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How to Think About Gifts, Talents and Welfare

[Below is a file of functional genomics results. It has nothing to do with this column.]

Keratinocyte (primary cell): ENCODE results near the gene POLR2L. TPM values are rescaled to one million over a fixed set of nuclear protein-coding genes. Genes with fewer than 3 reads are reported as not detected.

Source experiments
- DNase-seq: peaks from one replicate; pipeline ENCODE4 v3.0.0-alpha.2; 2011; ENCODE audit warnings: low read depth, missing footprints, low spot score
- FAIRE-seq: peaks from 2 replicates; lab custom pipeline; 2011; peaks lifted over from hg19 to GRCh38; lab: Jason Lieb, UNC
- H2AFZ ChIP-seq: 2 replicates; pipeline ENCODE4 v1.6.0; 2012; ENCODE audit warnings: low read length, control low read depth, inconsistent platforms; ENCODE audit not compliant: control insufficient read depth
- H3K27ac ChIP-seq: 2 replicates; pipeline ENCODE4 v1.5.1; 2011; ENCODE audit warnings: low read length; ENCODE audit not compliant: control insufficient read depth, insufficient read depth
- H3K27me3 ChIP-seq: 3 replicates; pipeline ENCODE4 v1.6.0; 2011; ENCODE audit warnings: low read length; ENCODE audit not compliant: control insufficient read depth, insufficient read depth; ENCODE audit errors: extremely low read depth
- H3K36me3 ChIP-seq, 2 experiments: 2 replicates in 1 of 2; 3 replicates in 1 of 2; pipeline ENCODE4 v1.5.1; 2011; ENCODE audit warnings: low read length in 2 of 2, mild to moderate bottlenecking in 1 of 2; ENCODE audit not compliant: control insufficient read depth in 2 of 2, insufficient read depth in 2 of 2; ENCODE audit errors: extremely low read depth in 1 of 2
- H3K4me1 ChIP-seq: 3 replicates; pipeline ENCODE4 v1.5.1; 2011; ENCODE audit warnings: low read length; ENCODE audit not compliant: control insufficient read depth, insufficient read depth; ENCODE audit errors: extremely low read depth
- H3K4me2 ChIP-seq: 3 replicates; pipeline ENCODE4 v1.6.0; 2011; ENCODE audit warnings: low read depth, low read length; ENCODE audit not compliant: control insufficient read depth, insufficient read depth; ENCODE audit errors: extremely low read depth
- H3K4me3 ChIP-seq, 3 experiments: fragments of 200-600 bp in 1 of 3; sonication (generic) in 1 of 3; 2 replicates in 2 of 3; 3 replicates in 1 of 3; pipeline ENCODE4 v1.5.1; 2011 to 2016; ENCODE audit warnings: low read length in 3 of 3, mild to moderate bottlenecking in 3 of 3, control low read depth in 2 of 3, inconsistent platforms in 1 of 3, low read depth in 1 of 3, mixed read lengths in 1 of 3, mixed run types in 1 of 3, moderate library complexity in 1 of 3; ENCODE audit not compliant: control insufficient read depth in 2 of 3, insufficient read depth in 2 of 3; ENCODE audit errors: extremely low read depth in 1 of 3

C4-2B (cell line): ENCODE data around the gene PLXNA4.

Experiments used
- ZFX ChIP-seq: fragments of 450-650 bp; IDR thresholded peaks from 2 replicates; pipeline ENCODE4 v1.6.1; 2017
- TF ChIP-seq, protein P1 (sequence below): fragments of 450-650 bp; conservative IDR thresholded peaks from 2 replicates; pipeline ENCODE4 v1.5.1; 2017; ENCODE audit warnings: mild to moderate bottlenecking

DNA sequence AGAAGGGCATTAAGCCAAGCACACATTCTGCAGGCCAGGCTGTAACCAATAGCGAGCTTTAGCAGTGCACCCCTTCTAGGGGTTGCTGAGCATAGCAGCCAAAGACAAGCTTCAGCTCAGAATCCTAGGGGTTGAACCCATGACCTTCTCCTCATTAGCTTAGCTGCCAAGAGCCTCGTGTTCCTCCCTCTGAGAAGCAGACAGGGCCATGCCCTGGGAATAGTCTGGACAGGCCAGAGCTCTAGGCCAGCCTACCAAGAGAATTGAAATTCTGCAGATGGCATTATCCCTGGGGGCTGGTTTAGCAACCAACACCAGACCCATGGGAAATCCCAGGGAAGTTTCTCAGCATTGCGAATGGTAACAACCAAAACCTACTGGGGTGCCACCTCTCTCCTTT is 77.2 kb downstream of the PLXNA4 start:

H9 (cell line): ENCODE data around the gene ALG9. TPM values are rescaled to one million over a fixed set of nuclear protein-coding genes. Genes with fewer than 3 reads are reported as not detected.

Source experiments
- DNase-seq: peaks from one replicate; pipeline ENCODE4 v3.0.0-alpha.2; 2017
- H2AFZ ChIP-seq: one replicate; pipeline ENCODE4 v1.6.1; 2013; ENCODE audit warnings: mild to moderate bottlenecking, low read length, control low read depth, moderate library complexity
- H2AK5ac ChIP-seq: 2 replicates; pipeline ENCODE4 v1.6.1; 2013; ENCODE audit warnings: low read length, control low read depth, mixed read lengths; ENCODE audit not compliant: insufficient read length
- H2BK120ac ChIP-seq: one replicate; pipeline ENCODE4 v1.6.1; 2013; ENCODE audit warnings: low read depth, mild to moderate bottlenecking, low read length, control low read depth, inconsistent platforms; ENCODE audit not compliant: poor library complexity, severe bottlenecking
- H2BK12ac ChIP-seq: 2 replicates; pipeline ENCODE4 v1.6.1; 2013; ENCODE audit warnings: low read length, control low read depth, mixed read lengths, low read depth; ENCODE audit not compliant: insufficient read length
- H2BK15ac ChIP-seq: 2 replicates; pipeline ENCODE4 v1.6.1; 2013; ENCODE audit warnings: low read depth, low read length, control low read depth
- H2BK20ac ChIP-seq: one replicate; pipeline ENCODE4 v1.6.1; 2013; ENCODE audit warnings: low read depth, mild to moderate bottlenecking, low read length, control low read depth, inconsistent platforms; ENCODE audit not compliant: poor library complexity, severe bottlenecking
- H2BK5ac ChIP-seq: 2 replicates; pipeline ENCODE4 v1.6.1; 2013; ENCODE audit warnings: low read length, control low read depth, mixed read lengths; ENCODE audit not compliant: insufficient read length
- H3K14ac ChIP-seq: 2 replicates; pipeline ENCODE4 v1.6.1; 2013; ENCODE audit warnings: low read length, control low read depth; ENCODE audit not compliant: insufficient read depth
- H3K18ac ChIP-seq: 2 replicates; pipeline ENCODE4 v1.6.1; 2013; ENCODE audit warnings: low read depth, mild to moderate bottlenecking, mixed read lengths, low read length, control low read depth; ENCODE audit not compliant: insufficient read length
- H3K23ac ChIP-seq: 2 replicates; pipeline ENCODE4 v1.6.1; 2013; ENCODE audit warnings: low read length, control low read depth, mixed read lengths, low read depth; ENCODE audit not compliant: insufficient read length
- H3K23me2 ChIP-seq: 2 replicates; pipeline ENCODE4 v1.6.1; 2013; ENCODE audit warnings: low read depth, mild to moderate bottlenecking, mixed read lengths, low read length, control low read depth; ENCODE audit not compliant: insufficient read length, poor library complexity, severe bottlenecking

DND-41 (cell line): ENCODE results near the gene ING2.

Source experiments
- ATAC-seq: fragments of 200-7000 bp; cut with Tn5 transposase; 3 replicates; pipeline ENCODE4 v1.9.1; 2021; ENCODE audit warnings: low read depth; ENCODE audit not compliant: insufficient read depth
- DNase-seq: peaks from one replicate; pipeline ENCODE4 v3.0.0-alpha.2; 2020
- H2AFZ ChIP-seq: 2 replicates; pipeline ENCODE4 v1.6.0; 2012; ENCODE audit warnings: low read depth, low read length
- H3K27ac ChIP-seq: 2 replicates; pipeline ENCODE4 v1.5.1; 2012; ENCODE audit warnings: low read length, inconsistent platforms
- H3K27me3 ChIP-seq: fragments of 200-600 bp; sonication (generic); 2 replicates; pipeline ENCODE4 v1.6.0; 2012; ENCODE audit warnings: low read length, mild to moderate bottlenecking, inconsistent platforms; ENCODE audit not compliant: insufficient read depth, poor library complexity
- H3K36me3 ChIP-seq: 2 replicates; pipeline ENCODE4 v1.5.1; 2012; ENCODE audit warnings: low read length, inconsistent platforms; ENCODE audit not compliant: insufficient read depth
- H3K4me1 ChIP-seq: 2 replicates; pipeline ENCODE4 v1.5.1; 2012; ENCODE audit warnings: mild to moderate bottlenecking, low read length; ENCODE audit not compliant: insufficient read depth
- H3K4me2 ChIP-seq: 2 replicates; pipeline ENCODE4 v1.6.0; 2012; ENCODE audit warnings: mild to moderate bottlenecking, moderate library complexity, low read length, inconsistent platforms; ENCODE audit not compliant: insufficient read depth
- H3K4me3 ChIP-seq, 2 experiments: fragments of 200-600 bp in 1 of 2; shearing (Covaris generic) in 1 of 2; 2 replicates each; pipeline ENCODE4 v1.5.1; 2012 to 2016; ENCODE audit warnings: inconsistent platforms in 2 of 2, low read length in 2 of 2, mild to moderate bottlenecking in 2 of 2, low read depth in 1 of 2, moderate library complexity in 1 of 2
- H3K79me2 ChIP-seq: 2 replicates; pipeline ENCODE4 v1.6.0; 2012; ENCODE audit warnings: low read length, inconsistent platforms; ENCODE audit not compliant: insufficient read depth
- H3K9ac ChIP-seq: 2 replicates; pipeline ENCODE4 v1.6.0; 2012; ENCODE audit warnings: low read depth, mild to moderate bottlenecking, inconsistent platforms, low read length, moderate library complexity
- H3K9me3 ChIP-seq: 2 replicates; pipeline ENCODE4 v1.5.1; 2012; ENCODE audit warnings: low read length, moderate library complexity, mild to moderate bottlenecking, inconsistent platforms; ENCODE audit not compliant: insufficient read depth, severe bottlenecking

Central to my economic philosophy is the idea that markets should be largely free of government interference; that the government’s foremost role in the economy should be to allow individuals to work hard and use their gifts, and that redistribution of wealth, in both the long- and short-term, is categorically harmful to the market and to the individual. But that philosophy is not without caveats. Gifts We should all use our gifts for the betterment of God’s kingdom and for the betterment of ourselves and for our families. The hard truth that is hard for our modern culture to articulate is that we are all gifted differently—and some are not gifted as much as others. Some people simply don’t have enough capital—whether financial, intellectual or infrastructural—to lift themselves up by their own bootstraps. Some people don’t have access to a proper education, others have disabilities that prevent them from advancing, and some simply fall victim to vocationally catastrophic circumstances outside of their control. Ideally, the burden to help those who can’t help themselves should rest with individuals able to lend a hand, but the need is far greater than that reality. So, the government has an obligation to step in—an obligation I believe it is right to fulfill. At my economically conservative core, I believe that. I don’t believe, however, in the enabling of those who can use their gifts and choose not to. I don’t believe in an entitlement system structured such that God-gifted Americans are actually incentivized to not work; to not use the gifts with which they were graciously endowed. And I don’t believe in taking advantage of such a system by wasting one’s gifts. It’s an abuse of our freedoms and, at its worst, an affront to our Creator. The Master gave his three servants five talents, two talents and one talent, each according to his ability. And to the two who came forward saying, “here Master, I have made more,” the Master said “well done, my good and faithful servant.” But to the third servant, who hid his talent in the ground, the Master cast him out. He did not approve him for welfare. We honor God by properly, responsibly and fruitfully investing our gifts. There is an inherent fairness about doing good work with what we’re given—and no progressive reform can ever touch. And though there will always exist the danger of gravitating too far to either end of that spectrum, doing our best and gratefully using gifts we never deserved in the first place isn’t just economically beneficial to all; it’s scriptural.